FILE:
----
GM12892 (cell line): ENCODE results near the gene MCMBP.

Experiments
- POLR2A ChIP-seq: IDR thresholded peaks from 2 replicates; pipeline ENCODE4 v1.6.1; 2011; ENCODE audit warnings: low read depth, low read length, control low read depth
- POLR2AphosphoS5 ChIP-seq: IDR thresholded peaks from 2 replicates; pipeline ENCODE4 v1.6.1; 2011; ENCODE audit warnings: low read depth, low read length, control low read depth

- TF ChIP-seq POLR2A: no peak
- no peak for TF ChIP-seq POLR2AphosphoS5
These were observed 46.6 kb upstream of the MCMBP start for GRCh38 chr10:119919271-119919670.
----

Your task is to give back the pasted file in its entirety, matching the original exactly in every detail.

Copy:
GM12892 (cell line): ENCODE results near the gene MCMBP.

Experiments
- POLR2A ChIP-seq: IDR thresholded peaks from 2 replicates; pipeline ENCODE4 v1.6.1; 2011; ENCODE audit warnings: low read depth, low read length, control low read depth
- POLR2AphosphoS5 ChIP-seq: IDR thresholded peaks from 2 replicates; pipeline ENCODE4 v1.6.1; 2011; ENCODE audit warnings: low read depth, low read length, control low read depth

- TF ChIP-seq POLR2A: no peak
- no peak for TF ChIP-seq POLR2AphosphoS5
These were observed 46.6 kb upstream of the MCMBP start for GRCh38 chr10:119919271-119919670.